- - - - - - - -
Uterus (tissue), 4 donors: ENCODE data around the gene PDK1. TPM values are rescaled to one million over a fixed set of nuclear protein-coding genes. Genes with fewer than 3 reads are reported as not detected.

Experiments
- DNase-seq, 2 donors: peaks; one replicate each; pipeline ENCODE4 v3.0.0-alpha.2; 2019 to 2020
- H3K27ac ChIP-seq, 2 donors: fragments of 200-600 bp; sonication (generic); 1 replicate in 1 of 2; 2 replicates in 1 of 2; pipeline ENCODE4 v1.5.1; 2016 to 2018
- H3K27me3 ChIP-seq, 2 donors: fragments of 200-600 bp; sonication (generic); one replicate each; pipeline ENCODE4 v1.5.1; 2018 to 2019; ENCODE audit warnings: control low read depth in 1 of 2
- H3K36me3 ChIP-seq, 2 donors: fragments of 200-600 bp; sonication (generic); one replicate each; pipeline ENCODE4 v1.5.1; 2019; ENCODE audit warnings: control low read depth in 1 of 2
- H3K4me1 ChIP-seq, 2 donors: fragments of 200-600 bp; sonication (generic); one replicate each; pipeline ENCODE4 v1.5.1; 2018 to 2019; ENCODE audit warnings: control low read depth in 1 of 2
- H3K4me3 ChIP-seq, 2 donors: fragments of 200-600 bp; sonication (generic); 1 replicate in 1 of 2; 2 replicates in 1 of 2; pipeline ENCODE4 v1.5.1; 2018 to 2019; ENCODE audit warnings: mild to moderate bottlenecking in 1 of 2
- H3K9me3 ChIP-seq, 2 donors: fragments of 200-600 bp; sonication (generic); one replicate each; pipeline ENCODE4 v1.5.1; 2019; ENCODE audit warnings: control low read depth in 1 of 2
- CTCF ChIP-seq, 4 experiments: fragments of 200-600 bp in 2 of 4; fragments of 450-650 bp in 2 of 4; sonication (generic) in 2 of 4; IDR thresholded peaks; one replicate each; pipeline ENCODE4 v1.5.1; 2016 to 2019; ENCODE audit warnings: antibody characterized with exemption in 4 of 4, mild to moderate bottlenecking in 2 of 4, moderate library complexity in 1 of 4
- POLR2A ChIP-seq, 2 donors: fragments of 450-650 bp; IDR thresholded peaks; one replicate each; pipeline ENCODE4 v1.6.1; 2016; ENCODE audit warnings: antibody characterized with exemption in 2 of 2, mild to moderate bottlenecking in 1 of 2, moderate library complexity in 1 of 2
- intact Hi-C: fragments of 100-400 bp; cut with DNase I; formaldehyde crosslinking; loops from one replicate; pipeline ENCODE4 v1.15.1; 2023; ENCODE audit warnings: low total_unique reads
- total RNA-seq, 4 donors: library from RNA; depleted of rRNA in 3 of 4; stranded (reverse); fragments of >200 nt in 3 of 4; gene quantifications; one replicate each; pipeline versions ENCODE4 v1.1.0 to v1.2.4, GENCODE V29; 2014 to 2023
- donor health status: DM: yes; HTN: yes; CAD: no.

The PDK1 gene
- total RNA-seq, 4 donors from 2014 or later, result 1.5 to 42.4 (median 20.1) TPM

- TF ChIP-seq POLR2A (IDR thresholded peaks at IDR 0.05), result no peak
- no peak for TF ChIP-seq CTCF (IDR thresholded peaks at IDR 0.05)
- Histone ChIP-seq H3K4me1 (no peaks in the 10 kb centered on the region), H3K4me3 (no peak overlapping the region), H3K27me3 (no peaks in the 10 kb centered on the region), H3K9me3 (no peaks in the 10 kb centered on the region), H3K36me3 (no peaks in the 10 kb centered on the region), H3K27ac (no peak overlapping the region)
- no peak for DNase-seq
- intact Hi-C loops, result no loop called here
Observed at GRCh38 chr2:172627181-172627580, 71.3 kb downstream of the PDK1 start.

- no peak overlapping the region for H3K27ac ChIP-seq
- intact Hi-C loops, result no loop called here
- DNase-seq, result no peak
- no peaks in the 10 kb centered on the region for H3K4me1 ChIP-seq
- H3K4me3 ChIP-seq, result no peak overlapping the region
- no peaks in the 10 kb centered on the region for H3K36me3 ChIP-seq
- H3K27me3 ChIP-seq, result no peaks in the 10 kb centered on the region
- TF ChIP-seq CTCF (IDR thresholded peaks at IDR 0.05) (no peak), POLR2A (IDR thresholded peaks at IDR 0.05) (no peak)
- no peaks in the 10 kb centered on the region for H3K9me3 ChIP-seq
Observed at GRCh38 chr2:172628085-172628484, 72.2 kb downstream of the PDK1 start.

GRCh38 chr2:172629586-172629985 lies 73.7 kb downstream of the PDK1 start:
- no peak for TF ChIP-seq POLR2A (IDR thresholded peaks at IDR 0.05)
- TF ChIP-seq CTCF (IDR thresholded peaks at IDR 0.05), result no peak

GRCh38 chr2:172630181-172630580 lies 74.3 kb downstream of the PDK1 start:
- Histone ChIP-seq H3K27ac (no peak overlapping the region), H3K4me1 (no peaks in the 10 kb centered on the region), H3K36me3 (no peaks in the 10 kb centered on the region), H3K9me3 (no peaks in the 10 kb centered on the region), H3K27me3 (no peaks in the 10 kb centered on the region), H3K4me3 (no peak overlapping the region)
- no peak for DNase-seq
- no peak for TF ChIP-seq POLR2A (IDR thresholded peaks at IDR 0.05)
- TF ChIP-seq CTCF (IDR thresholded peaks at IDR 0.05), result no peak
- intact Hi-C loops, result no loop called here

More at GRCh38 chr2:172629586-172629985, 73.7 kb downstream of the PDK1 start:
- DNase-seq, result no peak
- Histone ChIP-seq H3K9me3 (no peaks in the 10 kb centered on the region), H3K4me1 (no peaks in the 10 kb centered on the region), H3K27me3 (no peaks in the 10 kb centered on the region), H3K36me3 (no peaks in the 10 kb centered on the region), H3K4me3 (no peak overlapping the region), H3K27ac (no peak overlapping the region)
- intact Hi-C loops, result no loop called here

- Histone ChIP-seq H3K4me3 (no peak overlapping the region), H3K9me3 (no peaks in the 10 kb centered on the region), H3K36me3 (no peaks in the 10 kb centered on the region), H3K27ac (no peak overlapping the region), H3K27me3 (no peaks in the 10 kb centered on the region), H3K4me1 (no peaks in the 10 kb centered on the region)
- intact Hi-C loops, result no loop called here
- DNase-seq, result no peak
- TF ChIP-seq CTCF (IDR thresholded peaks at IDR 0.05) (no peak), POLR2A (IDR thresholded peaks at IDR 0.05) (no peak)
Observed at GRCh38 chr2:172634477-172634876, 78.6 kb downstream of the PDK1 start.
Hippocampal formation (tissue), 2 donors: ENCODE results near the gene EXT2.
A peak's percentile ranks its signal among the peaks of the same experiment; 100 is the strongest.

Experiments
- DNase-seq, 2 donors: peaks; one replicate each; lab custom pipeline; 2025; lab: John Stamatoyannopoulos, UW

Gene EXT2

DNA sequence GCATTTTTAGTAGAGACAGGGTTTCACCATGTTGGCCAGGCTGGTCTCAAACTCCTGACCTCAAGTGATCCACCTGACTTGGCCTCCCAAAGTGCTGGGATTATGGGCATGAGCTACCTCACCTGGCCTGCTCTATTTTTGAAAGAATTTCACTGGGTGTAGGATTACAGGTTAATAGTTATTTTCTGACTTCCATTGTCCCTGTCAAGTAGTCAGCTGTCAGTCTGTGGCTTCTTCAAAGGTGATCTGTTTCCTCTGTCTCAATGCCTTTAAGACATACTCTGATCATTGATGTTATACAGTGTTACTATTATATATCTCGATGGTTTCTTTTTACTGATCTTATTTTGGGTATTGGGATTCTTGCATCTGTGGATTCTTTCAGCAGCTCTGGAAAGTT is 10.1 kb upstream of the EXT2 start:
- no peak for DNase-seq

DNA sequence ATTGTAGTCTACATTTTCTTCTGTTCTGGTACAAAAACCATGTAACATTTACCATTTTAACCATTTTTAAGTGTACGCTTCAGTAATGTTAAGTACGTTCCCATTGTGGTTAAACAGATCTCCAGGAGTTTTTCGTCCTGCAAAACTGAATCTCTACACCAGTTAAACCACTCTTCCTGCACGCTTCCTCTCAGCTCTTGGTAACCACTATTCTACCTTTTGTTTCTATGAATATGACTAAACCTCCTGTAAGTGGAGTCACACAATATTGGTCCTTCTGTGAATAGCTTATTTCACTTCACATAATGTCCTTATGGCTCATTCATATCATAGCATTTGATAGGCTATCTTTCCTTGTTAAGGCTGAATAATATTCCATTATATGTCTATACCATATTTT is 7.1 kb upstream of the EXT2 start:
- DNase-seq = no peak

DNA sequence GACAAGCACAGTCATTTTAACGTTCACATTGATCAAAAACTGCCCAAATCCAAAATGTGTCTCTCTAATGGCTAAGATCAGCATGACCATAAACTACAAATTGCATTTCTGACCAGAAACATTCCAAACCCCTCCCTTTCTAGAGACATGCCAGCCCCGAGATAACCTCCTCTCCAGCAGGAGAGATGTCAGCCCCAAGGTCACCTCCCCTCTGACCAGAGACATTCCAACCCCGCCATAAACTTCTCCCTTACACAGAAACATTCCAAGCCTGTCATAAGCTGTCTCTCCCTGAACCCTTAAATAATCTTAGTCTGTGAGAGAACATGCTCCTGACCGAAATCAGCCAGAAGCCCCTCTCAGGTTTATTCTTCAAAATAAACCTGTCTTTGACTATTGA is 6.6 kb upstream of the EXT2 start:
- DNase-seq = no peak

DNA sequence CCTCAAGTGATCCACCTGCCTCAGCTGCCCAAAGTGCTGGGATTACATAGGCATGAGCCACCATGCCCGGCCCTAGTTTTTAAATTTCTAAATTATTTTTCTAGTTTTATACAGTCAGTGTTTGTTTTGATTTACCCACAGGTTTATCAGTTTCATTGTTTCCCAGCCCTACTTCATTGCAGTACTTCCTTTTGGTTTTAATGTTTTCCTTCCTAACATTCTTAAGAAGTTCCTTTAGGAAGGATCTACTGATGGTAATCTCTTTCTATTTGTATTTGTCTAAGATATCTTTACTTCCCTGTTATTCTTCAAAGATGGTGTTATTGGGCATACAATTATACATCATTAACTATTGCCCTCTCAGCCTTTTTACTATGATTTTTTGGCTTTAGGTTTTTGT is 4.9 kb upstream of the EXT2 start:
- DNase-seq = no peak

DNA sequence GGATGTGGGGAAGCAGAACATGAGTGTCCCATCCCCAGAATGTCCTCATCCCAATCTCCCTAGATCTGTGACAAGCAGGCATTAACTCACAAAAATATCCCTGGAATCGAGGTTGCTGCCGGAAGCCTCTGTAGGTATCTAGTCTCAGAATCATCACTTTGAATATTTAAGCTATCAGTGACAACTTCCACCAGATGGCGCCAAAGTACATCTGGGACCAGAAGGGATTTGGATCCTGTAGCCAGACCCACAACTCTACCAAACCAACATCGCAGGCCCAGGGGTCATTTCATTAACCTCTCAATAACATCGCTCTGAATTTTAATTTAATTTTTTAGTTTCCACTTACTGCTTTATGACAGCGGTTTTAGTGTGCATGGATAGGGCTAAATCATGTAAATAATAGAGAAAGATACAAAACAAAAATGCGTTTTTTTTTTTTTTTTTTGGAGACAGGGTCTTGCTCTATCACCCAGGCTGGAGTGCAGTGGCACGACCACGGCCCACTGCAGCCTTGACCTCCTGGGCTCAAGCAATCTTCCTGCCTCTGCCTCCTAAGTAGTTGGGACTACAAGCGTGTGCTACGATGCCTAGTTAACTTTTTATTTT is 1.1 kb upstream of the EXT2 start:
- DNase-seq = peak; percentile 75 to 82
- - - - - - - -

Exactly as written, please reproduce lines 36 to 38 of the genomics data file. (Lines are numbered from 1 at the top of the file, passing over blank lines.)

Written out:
GRCh38 chr2:172630181-172630580 lies 74.3 kb downstream of the PDK1 start:
- Histone ChIP-seq H3K27ac (no peak overlapping the region), H3K4me1 (no peaks in the 10 kb centered on the region), H3K36me3 (no peaks in the 10 kb centered on the region), H3K9me3 (no peaks in the 10 kb centered on the region), H3K27me3 (no peaks in the 10 kb centered on the region), H3K4me3 (no peak overlapping the region)
- no peak for DNase-seq